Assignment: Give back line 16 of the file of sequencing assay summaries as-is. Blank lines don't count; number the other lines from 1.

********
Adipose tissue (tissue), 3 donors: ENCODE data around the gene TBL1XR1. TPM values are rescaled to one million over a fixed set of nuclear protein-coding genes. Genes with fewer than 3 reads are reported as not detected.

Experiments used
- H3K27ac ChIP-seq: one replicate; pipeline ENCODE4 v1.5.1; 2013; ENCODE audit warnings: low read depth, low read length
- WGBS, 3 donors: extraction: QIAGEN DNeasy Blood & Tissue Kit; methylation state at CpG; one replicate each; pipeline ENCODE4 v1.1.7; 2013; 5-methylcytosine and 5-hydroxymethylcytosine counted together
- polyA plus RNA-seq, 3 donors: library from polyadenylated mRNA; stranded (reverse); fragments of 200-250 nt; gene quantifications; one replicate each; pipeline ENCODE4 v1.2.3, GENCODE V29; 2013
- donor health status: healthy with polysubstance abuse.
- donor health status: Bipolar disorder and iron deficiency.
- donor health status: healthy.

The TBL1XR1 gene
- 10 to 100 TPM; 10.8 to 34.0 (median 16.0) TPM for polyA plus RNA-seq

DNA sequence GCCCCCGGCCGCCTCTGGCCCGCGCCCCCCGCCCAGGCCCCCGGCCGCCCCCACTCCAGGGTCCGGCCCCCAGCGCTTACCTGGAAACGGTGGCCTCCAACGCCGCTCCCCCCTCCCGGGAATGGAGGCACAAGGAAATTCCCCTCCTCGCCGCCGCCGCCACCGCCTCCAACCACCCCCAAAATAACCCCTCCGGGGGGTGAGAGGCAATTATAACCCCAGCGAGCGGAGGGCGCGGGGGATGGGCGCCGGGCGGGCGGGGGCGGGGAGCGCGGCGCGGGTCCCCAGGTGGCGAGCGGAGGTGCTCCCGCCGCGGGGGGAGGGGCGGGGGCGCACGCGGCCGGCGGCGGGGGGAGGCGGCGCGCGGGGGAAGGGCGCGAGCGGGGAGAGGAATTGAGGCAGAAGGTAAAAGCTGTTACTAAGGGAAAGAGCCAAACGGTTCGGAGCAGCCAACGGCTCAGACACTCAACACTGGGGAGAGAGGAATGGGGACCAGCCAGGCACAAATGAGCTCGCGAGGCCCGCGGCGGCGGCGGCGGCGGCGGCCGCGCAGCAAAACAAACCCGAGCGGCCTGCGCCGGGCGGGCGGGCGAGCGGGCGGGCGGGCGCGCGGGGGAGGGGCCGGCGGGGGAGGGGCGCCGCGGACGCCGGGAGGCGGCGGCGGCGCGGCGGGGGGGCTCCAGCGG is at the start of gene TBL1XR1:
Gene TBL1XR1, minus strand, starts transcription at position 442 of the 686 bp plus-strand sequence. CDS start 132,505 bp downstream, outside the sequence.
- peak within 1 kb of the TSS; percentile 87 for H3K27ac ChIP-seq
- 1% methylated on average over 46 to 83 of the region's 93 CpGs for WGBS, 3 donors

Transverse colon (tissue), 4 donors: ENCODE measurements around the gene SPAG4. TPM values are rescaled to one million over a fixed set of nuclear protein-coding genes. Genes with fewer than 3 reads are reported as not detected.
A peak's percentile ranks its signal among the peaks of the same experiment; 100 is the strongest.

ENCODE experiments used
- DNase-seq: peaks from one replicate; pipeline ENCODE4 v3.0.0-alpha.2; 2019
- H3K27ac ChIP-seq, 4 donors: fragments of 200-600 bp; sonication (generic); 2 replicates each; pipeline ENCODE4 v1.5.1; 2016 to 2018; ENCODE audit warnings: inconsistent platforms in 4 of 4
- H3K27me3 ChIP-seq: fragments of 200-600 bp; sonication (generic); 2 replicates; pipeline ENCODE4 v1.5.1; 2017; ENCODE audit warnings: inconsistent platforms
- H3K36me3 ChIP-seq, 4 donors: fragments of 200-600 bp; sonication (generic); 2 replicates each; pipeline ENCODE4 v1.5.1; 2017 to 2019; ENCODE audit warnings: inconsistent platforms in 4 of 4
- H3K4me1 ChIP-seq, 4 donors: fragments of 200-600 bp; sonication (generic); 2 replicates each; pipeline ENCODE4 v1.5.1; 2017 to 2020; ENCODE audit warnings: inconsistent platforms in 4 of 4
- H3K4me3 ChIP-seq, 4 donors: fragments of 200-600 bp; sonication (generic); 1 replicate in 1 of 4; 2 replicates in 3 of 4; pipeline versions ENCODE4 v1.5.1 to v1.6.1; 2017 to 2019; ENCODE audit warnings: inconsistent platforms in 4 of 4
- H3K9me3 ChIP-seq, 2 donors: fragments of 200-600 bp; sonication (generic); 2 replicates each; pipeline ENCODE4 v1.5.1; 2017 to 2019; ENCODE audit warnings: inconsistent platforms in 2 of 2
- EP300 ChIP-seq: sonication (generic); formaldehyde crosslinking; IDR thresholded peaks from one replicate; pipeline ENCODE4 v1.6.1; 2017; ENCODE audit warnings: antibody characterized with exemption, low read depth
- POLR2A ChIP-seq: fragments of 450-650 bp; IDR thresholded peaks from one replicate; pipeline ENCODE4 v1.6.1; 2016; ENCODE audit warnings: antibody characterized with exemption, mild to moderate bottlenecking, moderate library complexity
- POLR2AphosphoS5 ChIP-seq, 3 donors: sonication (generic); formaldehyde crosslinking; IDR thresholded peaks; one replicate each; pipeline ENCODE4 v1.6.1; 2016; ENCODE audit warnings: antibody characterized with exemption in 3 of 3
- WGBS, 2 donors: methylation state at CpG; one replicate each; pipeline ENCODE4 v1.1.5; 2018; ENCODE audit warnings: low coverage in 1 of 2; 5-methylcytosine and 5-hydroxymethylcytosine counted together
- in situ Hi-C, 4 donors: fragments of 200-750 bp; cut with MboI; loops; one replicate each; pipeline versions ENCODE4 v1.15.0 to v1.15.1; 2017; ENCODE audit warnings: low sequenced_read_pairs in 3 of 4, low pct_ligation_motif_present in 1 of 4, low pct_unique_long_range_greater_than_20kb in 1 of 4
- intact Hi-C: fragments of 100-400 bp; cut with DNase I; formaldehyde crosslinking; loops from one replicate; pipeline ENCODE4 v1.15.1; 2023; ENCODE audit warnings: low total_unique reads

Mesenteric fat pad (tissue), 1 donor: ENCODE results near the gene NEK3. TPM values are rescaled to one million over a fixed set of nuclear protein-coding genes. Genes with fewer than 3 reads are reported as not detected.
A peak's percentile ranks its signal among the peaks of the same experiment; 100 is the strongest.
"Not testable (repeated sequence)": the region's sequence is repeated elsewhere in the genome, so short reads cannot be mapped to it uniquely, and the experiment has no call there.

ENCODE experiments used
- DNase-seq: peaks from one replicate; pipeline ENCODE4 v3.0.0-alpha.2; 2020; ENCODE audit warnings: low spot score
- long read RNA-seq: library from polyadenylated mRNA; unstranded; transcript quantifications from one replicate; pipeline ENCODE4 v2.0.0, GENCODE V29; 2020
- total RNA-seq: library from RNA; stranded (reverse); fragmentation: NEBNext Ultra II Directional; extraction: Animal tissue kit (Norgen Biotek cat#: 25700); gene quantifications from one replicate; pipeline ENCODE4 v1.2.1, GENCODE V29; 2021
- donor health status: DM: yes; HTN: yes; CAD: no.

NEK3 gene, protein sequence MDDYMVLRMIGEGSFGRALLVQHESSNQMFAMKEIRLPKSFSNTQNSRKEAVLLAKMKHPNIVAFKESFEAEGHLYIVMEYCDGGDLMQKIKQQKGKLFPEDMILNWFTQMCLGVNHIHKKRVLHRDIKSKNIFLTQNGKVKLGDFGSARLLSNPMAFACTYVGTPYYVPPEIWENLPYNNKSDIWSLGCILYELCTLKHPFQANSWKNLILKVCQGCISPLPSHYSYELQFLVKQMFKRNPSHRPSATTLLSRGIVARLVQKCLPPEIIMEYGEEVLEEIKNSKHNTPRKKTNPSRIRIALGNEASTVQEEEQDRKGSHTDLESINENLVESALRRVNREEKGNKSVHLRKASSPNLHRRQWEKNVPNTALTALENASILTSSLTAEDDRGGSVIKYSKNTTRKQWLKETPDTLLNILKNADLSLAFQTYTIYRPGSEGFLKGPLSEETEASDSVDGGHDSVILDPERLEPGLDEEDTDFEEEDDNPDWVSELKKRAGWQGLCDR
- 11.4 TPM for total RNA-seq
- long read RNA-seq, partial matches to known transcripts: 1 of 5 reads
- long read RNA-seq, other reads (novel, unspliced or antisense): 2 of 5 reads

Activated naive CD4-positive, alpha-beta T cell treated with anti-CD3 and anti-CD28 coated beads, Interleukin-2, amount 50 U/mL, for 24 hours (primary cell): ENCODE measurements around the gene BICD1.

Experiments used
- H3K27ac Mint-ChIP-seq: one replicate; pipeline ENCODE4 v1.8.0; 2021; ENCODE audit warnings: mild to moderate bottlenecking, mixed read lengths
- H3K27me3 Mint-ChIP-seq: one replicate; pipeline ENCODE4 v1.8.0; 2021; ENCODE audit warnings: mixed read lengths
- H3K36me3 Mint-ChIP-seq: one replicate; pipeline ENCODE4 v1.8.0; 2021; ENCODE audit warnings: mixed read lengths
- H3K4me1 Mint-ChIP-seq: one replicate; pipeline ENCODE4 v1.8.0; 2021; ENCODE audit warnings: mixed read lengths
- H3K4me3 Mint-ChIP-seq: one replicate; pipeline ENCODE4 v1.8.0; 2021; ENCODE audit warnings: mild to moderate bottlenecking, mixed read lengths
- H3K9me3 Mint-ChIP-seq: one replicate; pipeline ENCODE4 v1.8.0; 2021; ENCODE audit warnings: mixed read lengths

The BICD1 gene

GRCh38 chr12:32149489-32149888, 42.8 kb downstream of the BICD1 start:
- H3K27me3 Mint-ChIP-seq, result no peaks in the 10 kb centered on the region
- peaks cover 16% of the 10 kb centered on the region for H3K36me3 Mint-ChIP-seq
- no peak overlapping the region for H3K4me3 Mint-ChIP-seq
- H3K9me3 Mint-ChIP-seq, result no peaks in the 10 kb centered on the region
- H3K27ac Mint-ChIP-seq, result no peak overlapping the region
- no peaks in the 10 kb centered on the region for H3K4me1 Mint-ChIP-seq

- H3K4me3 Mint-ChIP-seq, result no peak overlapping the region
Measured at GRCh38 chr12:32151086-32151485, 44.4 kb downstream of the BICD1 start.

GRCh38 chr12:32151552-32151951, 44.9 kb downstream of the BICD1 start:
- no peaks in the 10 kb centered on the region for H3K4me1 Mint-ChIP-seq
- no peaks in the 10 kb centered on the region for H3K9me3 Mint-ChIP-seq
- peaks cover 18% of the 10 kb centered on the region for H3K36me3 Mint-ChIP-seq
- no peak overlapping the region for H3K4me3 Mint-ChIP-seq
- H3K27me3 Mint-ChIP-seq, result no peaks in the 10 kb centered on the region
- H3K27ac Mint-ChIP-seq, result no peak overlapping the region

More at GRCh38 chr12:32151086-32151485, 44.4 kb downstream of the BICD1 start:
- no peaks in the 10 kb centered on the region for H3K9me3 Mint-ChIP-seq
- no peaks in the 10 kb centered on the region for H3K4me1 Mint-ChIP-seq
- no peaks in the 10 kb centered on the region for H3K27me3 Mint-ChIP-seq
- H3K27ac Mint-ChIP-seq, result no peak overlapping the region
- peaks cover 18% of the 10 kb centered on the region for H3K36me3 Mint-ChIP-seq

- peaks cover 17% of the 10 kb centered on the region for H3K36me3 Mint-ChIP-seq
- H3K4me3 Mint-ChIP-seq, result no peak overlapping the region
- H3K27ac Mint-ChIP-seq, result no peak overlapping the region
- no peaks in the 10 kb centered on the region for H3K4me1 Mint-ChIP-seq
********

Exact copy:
A peak's percentile ranks its signal among the peaks of the same experiment; 100 is the strongest.